The Google algorithm finds the best content and presents it to users. To be effective, the algorithm must think like a human editor. Sometimes it gets fooled by content owners who try to trick the algorithm. That’s when the algorithm writers tweak the algorithm to shake out the scammers and let the best content rise to the top. A lot of people online were angry that their sites, which they thought were quality, were knocked out of the rankings.
I stand by this Google Panda rolling update. The algorithm thinks more like a human. Writing quality is valued. Length and production time are valued. Research is valued. Original thought and ideas are valued. This is good for the Web. It’s the reason The New York Times is frequently quoted more than a local newspaper. But when the algorithm is out of whack, a local newspaper could outrank The New York Times. It shouldn’t be.
LISTEN to Blog Commenters
Chances are, if someone takes the time to leave a comment on your blog, and that comment is a question, you probably haven’t covered the topic well enough. I’m amazed at the repetition of some of the comments. Did I explain the topic clearly enough? That might be a clue I didn’t. If you are missing pieces, too vague, or just wrong, commenters will point it out. Incorporate their feedback. I did and it paid off greatly.
Google Panda Optimization Results
As you can see, I’m still in the process of SEO optimization, but the results are clear. Basically, I’ve seen a 600%+ overall increase in search impressions and clicks according to Google Webmaster tools. I suspect this will go even higher as I continue to add content to existing posts – including this one. As far as the drop off when panda started, the Google Webmaster Tools won’t let you see further than a month back, but I can tell you my site and key blog posts were at higher levels.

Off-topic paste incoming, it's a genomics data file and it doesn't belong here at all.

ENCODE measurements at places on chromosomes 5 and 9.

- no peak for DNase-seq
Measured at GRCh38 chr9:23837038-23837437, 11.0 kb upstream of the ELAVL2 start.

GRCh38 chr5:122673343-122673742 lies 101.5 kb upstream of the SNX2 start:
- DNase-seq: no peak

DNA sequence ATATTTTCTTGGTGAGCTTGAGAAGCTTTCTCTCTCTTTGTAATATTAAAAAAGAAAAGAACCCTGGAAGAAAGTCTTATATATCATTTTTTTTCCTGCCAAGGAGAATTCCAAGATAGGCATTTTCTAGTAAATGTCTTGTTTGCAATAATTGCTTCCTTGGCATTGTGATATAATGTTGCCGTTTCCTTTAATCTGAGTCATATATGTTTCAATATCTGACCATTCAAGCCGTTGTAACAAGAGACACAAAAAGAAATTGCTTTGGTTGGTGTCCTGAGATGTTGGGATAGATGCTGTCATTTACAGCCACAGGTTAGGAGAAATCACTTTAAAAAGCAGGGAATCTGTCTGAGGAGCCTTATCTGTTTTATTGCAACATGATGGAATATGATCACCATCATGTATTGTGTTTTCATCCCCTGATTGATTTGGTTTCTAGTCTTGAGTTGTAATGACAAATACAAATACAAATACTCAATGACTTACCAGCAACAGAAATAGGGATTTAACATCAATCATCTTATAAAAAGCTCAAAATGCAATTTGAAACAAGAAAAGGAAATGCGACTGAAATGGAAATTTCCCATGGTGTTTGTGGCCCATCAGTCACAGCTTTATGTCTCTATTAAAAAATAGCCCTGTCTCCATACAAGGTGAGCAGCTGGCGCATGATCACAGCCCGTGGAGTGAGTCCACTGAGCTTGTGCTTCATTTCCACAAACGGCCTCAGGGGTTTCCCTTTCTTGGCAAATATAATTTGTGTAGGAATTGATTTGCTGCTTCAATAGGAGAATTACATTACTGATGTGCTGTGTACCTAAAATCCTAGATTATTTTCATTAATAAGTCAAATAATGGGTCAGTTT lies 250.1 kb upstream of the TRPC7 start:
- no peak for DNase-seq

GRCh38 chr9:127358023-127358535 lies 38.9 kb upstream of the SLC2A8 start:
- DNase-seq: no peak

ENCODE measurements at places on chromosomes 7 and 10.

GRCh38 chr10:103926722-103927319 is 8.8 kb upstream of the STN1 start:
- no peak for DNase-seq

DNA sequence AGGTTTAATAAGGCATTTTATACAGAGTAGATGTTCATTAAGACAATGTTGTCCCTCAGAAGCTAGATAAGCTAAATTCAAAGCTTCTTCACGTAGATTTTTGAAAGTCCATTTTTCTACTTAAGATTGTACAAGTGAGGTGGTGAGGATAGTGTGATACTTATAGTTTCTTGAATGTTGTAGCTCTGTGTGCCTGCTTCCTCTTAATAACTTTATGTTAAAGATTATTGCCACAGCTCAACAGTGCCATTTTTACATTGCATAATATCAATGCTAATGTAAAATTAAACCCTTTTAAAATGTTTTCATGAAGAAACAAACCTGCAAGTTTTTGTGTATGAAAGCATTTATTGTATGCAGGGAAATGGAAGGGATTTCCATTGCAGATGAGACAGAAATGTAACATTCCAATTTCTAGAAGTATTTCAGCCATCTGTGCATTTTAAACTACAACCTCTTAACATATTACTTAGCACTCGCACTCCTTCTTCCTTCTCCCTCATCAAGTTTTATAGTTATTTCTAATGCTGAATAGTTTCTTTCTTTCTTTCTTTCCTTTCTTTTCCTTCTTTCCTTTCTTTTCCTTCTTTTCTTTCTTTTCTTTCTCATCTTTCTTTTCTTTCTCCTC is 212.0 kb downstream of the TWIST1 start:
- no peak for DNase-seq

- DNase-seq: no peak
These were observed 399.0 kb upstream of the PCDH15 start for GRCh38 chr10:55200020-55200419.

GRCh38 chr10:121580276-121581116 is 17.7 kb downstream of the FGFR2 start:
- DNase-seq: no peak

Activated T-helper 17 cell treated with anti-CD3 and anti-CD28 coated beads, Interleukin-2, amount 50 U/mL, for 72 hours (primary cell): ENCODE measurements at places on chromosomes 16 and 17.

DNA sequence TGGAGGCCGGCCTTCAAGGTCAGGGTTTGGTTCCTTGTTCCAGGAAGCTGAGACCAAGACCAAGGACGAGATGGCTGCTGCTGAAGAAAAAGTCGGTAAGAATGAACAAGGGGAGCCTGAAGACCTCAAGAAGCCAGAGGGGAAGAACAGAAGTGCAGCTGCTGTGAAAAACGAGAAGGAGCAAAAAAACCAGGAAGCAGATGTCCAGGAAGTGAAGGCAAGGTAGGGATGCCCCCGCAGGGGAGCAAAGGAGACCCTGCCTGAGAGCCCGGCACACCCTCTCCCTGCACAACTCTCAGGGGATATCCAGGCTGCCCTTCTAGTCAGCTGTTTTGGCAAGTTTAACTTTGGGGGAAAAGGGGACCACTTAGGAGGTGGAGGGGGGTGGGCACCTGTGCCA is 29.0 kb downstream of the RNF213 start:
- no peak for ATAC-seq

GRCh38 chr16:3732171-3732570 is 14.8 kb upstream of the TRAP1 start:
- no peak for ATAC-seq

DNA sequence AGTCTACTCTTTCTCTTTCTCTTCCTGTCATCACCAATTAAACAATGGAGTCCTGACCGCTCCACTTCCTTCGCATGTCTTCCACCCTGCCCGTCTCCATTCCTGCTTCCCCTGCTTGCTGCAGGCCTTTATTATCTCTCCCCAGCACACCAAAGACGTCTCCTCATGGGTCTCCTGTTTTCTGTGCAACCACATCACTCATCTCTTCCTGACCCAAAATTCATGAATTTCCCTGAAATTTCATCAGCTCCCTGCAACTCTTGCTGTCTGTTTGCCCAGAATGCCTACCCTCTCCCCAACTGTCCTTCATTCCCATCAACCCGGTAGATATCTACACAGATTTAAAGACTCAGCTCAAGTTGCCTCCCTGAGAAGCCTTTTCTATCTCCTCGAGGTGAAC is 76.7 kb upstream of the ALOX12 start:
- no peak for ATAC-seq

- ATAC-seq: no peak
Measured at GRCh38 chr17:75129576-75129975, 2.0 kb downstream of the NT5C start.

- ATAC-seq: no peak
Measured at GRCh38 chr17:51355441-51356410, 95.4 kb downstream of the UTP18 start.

Killer Adsense Ads or Kill the Adsense Ads?
Ads can play a big part in SEO now. We have learned how we can gauge how many ads are too many.
Affiliate Marketer Andrew Hansen posted a canned Google response he received:
“The site must have user value other than providing ads. For example, Google provides web search, news sites provide regularly updated original content, and other services. To check that your website complies with our arbitrage policy:
1. Open the site in a new browser.
2. Expand the browser to a minimum of a 1024 x 768 pixel display.
3. Make sure you have minimal browser menus and your font is set to medium or normal.
4. Scroll to the very top of the page, as evaluation is based on what appears above the fold.
5. The site is considered compliant if the area of ads is less than or equal to the area of content.
“Please use the instructions above to evaluate your entire website and, if necessary, bring it into compliance with our arbitrage policy. If you’re not in compliance, you may receive a low landing page quality score, which can negatively affect your Quality Scores, cost-per-clicks, and ad positions.”
Let’s also not forget ads slow down a page, and Google’s inclusion of a Site Speed section in the new Google Analytics shows site speed is an increasingly important ranking. You definitely want some ads on your site, but just be sure you provide more value than ads.
Semantic Markup for SEO — It’s Part of Google Panda Optimization